Multistory Prefabricated Columns

by German Gurfinkel, (M.ASCE), Assoc. Prof. of Civ. Engrg.; Univ. of Illinois, Urbana, IL,

Serial Information: Journal of the Construction Division, 1970, Vol. 96, Issue 2, Pg. 137-147

Document Type: Journal Paper


Concrete slabs in lift-slab buildings are cast one on top of the other, separated only by bond-breaking agents. After hardening of the top slab taken place, the slabs are lifted to their corresponding levels by means of high-strength steel bars pulled by hydraulic jacks placed on top of the columns. Conventional practice in North America has been to attain the total height of the building with a series of two-or-three-story column tiers. The paper described the advantages of reducing the number of column tiers and erection cycles to a minimum. The design and construction of multistory buildings at the University of Havana are fully described as examples of this technique. Of particular interest is the description of the design analysis and erection of a nine-story prefabricated reinforced concrete column. The necessary bracing to increase the elastic stability of multistory columns, and the negative effect of their own weight on buckling load are analyzed. Attention is given to the connection detailed between floor system and prefabricated columns in the university buildings.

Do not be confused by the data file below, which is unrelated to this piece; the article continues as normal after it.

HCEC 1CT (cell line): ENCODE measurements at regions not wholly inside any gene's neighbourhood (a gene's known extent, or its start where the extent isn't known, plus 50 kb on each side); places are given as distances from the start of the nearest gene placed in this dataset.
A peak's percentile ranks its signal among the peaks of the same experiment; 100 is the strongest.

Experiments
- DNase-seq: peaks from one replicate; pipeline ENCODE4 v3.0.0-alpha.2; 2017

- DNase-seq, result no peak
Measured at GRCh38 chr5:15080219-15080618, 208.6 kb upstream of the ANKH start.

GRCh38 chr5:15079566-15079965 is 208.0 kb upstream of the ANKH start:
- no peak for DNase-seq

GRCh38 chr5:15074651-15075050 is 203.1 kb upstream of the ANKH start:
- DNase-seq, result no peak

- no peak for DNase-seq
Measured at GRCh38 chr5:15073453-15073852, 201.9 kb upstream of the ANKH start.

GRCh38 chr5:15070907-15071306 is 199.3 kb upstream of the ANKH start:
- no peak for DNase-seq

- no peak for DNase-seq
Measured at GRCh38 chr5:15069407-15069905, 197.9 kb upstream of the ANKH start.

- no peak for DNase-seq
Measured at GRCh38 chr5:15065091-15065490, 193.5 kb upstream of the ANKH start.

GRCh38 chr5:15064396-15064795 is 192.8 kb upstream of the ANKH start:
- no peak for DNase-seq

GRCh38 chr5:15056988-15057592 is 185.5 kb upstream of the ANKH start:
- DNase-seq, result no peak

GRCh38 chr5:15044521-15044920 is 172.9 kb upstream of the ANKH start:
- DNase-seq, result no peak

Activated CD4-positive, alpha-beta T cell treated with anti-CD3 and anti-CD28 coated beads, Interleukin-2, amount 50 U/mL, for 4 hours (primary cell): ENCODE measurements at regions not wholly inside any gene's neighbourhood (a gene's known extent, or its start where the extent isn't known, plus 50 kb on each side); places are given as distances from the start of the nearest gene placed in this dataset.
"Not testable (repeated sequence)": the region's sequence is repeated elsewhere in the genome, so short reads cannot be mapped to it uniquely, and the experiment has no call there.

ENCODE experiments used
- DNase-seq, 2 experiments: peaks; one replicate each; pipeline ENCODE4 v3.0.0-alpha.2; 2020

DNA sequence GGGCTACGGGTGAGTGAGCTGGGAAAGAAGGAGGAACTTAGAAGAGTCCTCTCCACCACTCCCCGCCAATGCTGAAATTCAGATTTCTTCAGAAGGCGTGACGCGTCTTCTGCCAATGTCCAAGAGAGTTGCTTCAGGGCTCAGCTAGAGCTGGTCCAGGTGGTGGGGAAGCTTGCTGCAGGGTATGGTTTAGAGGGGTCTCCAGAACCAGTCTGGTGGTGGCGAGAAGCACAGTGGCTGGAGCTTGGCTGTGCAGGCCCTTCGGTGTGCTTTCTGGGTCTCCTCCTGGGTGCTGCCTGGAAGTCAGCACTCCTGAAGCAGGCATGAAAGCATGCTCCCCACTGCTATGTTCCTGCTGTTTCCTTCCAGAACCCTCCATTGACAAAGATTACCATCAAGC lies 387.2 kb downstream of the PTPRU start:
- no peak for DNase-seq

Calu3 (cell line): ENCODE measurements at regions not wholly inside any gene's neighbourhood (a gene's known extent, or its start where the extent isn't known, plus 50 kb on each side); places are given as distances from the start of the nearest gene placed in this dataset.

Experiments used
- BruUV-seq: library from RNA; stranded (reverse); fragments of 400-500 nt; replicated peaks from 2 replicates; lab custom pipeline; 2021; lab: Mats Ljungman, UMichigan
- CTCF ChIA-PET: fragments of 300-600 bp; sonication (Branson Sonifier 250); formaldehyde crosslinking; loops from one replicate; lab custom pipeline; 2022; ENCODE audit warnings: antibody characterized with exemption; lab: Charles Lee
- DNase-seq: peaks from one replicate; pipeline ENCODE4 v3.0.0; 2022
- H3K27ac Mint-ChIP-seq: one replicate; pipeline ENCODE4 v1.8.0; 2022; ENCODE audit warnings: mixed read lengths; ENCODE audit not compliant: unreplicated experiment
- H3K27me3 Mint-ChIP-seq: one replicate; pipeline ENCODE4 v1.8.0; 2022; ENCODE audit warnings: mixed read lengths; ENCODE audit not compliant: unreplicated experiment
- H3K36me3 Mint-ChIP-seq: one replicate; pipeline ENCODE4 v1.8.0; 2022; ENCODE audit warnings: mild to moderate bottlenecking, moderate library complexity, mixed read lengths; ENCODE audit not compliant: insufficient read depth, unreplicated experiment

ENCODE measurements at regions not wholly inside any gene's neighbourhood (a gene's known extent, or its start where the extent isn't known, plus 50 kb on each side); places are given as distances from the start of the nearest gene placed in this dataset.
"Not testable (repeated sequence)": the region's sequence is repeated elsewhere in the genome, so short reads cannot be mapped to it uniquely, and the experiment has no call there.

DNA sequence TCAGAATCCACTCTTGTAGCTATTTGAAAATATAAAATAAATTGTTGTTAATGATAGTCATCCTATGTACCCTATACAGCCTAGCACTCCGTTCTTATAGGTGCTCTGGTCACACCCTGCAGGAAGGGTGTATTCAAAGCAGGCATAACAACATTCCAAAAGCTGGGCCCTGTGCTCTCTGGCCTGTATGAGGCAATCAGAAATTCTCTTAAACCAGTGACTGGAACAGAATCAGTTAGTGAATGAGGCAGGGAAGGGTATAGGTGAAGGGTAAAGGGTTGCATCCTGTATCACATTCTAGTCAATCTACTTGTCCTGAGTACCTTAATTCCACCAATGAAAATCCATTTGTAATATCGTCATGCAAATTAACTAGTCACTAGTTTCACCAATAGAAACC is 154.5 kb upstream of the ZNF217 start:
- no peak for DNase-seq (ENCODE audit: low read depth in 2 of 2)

Subject Headings: Mid-rise buildings | Prefabrication | Columns | Concrete columns | High-strength steel | Bars (structure) | Steel columns | Building design | North America

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